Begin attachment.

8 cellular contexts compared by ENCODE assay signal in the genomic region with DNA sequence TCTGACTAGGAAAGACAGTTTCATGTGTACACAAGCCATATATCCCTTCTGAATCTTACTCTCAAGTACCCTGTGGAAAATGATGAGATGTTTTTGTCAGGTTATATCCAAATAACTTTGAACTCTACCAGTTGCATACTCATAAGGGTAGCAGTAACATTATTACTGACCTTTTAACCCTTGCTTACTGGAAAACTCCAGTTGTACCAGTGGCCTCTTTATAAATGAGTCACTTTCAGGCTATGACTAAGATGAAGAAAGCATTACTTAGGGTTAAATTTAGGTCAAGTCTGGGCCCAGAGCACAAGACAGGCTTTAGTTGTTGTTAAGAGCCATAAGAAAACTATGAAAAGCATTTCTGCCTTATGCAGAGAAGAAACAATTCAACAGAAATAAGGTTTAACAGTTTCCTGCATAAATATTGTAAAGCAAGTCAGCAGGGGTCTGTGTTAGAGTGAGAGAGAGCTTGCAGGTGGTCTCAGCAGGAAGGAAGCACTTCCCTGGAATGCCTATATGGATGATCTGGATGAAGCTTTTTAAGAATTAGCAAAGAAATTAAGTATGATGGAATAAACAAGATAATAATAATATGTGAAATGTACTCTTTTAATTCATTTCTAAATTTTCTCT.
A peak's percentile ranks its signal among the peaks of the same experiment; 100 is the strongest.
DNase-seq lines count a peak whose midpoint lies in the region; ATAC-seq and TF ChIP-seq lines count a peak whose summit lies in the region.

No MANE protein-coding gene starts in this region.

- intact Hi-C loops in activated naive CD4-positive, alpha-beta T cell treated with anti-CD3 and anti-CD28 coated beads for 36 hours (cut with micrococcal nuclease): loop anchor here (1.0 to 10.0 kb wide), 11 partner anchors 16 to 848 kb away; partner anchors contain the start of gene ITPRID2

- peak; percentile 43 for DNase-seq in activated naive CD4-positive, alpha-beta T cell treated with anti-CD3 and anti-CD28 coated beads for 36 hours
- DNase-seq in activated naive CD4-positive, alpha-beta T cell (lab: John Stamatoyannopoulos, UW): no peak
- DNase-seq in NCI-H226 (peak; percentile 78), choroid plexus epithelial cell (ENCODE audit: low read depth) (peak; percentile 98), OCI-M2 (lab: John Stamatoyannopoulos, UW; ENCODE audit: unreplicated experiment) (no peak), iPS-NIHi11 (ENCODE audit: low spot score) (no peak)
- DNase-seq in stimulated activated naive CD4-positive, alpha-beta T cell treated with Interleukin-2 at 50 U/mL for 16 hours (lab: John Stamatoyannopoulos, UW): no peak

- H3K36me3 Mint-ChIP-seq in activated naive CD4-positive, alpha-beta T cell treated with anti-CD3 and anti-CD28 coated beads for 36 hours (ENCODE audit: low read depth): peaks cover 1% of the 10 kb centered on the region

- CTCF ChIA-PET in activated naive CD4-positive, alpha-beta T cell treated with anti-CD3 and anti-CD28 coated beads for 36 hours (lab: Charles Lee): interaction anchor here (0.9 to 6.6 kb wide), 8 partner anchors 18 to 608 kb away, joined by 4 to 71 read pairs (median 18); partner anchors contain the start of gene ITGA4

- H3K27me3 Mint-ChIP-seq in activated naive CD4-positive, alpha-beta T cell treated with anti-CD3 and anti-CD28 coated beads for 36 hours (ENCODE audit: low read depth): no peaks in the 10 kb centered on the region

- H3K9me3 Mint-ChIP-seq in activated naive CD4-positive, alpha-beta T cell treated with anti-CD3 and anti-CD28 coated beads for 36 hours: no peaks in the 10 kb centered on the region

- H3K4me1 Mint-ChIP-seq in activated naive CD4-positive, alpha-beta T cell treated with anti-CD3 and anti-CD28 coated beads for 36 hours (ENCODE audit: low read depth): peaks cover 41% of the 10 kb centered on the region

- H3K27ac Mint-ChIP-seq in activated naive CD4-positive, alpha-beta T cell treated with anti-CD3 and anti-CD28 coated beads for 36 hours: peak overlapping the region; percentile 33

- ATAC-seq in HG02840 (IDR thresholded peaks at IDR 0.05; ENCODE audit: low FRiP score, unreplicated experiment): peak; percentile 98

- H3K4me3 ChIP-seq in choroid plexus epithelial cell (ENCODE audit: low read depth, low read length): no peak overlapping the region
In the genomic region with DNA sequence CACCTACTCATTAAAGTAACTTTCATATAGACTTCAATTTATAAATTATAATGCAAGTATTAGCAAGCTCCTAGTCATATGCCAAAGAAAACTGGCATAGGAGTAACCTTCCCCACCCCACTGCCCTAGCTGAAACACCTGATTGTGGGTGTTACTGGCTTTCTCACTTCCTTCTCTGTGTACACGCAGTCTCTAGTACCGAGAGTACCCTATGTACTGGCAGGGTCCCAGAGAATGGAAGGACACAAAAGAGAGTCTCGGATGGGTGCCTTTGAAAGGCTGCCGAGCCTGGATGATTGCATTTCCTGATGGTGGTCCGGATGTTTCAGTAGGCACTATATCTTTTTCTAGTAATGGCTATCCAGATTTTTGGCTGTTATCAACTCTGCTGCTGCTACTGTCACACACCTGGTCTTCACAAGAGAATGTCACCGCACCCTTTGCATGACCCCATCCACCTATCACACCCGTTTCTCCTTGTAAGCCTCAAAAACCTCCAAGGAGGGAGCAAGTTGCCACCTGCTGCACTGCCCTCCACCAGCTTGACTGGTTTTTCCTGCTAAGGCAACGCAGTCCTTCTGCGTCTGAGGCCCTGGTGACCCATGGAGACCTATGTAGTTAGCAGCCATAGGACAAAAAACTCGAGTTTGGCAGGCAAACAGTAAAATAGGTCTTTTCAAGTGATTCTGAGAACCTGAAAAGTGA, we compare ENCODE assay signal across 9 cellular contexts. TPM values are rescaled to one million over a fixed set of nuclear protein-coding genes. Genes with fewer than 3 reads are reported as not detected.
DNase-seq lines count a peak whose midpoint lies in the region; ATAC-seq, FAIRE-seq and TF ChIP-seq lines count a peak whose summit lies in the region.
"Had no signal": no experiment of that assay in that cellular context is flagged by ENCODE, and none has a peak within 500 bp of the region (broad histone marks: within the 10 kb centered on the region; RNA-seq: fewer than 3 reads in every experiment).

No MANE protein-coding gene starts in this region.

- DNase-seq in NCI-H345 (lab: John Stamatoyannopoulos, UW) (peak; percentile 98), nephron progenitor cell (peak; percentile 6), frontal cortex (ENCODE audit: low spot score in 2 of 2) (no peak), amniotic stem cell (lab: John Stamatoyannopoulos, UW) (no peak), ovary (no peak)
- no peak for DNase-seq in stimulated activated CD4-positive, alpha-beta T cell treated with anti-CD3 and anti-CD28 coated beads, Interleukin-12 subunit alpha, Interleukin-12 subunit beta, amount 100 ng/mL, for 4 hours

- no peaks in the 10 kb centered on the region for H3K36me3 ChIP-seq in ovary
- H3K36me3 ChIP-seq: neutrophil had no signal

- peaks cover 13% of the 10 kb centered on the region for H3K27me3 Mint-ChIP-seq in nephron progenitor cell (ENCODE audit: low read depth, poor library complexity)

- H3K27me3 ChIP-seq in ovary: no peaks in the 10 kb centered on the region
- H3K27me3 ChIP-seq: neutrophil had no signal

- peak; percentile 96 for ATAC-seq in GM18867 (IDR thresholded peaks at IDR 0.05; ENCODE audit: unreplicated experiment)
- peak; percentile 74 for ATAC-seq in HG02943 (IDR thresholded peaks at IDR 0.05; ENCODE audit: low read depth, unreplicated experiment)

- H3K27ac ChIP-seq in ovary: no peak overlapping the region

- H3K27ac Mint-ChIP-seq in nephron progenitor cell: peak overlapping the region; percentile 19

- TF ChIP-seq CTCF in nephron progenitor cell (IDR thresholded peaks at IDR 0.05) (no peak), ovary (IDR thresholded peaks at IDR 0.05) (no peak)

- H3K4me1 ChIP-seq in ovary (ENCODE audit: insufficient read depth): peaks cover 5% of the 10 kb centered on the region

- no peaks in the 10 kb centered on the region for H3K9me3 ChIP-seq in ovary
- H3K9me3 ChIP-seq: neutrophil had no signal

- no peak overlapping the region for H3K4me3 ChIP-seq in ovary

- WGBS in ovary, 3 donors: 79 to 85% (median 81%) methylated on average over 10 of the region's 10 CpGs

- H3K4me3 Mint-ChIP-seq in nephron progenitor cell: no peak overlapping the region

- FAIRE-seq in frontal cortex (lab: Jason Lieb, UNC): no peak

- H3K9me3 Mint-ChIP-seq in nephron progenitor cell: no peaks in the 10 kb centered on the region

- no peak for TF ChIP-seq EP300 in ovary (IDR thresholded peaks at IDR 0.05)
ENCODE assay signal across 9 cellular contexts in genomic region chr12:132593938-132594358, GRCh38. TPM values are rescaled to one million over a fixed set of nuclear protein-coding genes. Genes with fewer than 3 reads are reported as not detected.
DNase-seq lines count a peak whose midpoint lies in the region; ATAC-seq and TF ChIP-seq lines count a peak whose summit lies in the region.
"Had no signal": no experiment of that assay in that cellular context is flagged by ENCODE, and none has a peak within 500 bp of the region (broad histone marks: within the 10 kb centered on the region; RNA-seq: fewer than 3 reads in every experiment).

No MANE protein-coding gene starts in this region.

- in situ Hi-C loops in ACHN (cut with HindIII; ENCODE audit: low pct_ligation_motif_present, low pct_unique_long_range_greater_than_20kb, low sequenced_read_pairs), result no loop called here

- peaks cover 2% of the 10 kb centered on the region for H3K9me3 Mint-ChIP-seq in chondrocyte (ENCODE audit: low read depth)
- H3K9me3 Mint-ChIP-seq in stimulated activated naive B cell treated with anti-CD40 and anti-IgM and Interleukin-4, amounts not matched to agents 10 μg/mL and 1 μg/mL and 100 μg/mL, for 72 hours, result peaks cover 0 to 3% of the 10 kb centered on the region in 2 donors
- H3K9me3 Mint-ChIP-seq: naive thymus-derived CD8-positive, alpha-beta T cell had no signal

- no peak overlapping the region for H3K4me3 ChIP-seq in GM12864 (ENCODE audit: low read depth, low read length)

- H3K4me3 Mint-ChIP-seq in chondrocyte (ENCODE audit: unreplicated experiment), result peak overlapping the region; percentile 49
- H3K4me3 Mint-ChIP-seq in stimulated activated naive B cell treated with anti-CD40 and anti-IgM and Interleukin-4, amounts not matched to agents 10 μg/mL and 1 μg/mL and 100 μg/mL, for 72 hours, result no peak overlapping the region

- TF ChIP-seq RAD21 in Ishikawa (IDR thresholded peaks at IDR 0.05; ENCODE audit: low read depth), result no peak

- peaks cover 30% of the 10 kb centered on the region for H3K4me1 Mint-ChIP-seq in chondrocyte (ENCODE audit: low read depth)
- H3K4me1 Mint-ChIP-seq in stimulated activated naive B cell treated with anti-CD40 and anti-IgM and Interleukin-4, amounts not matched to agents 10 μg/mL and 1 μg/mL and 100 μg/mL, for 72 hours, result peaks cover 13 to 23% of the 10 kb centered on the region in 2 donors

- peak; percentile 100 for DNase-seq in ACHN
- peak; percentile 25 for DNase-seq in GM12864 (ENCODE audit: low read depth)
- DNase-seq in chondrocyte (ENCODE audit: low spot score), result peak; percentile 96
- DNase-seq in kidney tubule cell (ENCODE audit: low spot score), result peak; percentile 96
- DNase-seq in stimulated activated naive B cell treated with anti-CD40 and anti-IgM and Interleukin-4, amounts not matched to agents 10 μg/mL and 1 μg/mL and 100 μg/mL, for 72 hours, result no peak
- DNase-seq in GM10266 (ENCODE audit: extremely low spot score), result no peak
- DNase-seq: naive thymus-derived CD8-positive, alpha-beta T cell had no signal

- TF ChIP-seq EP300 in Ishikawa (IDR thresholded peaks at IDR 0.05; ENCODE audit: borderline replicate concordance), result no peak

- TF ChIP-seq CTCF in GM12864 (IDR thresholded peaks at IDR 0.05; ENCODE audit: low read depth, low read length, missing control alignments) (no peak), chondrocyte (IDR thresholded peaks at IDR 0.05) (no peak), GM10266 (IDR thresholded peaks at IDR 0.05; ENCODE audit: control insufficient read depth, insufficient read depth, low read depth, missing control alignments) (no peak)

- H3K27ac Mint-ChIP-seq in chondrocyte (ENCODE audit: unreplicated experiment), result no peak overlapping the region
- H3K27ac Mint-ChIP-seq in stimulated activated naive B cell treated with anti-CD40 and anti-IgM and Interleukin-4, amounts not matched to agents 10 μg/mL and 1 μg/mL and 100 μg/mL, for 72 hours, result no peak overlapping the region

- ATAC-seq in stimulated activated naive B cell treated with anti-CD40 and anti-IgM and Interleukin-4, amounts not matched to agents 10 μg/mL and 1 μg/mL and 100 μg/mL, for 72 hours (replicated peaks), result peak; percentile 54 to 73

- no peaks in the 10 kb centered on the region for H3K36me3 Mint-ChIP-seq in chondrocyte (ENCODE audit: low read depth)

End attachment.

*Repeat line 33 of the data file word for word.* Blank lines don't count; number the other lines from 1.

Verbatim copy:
- TF ChIP-seq CTCF in nephron progenitor cell (IDR thresholded peaks at IDR 0.05) (no peak), ovary (IDR thresholded peaks at IDR 0.05) (no peak)